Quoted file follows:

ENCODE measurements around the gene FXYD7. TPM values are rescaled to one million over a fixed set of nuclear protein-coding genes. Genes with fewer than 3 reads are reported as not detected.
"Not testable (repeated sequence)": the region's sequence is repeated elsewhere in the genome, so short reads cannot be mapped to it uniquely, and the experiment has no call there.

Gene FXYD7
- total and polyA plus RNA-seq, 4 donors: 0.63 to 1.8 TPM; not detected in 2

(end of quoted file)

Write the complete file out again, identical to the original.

ENCODE measurements around the gene FXYD7. TPM values are rescaled to one million over a fixed set of nuclear protein-coding genes. Genes with fewer than 3 reads are reported as not detected.
"Not testable (repeated sequence)": the region's sequence is repeated elsewhere in the genome, so short reads cannot be mapped to it uniquely, and the experiment has no call there.

Gene FXYD7
- total and polyA plus RNA-seq, 4 donors: 0.63 to 1.8 TPM; not detected in 2